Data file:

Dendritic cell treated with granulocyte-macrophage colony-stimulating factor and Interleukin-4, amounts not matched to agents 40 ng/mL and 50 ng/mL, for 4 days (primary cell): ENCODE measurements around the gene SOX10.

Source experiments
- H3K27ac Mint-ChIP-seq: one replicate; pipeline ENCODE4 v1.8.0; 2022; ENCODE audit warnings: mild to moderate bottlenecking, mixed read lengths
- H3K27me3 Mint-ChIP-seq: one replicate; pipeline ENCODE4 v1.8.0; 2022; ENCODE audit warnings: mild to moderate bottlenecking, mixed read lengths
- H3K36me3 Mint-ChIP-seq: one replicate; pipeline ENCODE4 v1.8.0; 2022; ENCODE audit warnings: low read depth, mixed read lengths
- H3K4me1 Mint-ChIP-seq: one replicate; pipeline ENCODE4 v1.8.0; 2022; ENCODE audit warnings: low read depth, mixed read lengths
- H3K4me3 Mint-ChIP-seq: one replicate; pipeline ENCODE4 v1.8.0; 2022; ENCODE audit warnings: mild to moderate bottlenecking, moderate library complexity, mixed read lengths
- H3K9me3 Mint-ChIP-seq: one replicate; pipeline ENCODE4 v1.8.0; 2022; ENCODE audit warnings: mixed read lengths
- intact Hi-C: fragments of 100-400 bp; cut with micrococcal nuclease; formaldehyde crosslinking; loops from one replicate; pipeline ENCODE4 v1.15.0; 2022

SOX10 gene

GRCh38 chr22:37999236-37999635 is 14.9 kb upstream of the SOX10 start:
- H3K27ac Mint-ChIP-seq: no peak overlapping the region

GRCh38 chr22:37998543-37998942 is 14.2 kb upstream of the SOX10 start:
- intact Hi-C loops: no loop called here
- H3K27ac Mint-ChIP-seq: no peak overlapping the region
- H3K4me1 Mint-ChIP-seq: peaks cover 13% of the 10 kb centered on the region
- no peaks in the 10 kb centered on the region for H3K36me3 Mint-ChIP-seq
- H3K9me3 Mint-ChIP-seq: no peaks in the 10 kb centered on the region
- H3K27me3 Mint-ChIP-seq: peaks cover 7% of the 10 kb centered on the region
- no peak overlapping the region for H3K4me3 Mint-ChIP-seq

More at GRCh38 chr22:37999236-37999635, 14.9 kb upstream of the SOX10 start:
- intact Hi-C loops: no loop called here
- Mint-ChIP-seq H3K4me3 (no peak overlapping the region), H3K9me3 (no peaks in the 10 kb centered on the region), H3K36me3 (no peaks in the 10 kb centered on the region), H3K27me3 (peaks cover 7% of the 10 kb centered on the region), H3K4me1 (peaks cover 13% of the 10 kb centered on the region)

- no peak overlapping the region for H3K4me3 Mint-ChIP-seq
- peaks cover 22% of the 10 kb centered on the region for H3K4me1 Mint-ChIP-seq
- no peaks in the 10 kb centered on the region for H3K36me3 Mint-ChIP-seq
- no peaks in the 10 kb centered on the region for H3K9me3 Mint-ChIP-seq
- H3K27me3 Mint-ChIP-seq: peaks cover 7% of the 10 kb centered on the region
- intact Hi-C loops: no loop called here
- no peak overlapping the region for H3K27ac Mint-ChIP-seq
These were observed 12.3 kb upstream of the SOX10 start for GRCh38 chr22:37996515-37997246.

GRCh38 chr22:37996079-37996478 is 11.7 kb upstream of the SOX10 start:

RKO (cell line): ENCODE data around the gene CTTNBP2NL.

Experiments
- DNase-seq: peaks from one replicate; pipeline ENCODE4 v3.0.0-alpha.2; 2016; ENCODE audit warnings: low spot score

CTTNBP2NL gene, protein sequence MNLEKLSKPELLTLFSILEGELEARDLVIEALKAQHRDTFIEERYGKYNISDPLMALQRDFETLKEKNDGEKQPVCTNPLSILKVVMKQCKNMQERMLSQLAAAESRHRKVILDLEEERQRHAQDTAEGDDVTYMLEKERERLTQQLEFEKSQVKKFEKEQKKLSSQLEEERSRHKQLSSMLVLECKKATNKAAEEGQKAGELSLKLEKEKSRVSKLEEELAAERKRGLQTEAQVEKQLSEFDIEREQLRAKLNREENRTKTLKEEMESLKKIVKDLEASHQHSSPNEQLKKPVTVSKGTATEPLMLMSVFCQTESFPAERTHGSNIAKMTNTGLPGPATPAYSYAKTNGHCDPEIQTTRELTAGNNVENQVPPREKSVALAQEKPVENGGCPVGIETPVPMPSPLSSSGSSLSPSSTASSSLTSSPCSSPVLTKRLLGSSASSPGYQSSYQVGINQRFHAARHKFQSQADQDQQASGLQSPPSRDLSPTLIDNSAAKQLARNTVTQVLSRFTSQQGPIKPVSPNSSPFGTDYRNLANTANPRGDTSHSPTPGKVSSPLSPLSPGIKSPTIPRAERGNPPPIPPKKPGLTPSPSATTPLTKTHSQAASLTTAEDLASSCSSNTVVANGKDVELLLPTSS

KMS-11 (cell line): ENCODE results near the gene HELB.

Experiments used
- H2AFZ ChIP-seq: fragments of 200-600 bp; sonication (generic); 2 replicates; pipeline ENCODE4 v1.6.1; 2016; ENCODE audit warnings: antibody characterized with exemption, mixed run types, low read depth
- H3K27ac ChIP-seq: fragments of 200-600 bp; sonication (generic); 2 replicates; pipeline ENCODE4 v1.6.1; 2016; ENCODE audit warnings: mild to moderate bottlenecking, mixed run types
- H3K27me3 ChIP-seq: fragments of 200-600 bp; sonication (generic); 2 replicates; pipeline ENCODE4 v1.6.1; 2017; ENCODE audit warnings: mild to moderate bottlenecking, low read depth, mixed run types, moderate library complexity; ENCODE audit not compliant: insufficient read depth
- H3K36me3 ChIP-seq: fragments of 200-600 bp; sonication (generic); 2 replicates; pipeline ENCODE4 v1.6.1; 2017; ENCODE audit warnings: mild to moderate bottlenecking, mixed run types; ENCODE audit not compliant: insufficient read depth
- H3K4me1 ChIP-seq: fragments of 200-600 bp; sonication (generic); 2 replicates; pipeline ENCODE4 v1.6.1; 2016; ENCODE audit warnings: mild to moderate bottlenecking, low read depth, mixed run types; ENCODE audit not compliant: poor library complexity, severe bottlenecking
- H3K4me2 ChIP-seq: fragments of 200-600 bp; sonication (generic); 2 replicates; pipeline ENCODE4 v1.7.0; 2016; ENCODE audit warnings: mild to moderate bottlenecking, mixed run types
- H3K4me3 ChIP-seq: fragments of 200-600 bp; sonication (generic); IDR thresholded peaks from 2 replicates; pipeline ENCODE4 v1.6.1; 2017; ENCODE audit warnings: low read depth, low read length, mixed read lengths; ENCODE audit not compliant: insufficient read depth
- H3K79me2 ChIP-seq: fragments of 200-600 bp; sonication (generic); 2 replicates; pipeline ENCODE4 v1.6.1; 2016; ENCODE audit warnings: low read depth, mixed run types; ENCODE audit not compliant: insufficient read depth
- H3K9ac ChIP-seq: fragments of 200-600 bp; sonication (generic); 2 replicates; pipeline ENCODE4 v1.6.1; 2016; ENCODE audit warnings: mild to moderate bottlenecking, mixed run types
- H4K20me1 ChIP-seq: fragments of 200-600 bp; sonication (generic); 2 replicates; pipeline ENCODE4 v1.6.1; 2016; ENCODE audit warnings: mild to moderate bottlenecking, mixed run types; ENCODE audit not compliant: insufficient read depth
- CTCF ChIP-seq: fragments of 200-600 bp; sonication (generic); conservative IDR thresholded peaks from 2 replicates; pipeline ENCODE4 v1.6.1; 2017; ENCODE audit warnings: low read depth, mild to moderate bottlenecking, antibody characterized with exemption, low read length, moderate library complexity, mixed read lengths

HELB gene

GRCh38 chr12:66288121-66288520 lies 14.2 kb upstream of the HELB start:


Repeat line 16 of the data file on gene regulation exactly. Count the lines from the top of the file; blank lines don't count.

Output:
- H3K4me1 Mint-ChIP-seq: peaks cover 13% of the 10 kb centered on the region